Reed thatch as a building material absorbs CO2 instead of emitting it, making it a potential part of the solution for reducing the building industry's carbon emissions. However, this method requires documentation of the facade's fire safety properties. By impregnating the thatch with various natural materials such as lime and clay, DBI and CINARK at the Royal Academy, School of Architecture, are investigating the properties these natural materials add to the thatched construction in a MUDP project.
Using a series of mini-SBI tests, it has been possible to compare different impregnation materials. The best impregnation materials identified from the mini-SBI tests will subsequently be tested in a downscaled facade test.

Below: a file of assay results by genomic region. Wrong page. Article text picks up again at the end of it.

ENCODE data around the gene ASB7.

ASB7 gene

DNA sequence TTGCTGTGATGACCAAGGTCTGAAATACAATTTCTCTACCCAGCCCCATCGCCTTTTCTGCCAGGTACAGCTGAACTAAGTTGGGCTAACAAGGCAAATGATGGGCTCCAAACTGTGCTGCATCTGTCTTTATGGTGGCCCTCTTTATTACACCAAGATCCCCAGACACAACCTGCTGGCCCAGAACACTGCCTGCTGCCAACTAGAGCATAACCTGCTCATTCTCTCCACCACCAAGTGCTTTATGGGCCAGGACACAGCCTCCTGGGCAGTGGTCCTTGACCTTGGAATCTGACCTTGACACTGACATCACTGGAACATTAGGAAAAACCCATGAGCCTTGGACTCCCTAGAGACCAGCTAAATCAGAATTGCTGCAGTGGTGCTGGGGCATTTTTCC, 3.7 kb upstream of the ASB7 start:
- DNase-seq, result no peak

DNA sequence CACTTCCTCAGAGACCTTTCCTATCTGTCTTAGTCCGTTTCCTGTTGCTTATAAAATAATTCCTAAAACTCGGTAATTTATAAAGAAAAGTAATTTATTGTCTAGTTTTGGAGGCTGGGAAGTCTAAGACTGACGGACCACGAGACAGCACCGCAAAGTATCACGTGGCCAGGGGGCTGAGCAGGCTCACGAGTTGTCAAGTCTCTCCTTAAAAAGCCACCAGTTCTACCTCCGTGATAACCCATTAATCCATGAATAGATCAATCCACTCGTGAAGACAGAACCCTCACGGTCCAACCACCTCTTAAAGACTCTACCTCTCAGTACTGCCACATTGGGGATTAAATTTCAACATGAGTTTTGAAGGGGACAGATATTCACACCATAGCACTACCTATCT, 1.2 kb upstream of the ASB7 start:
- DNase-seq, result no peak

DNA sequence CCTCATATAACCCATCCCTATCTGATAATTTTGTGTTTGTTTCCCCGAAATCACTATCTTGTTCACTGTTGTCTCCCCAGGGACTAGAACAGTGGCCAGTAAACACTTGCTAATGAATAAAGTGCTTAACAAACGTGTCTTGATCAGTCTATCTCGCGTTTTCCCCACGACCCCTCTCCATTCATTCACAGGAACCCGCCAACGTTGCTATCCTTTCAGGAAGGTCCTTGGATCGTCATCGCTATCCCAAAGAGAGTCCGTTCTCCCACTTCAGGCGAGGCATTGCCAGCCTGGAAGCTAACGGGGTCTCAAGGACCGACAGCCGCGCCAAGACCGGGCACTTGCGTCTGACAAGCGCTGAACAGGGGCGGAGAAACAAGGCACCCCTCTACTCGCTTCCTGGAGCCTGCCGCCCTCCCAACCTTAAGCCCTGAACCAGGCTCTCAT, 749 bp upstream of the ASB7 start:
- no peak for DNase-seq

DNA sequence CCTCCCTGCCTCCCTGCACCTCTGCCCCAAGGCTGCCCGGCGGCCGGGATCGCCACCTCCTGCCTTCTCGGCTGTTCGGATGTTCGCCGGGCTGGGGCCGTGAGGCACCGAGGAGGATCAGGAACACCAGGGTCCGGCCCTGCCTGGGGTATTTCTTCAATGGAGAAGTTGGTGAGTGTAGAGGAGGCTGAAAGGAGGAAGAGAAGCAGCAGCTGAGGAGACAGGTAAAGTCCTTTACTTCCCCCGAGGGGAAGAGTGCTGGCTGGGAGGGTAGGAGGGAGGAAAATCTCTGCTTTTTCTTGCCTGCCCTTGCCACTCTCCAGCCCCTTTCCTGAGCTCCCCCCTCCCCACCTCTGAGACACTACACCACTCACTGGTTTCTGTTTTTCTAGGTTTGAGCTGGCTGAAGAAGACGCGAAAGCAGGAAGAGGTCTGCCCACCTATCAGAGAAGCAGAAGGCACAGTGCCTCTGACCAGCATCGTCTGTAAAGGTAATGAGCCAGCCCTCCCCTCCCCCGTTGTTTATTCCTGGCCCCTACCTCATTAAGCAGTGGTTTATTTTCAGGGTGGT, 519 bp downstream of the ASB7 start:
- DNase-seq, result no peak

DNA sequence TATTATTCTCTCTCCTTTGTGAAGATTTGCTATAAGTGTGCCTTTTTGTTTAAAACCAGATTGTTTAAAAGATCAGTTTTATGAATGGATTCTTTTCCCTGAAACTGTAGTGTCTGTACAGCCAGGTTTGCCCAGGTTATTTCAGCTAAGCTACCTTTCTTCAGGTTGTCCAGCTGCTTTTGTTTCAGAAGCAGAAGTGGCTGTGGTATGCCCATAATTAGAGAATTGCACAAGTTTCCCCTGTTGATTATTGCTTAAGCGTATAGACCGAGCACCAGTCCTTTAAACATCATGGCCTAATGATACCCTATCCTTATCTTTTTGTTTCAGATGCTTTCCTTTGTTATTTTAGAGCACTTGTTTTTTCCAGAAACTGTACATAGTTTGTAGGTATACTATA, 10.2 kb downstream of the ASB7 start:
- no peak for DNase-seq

Previously, the use of both reed thatch and mineral-based natural materials for fireproofing has been based on empirical knowledge. The project aims to bring us closer to being able to document the effect and its cause. Thus, the project will establish a foundation of knowledge for those who wish to create a thatched facade in the future. Additionally, the project has the potential to generate the documentation necessary for the use of thatched facades in construction. The MUDP project could be the first step toward incorporating thatched facades into BR18 in the long run, depending on the results of the upcoming fire tests.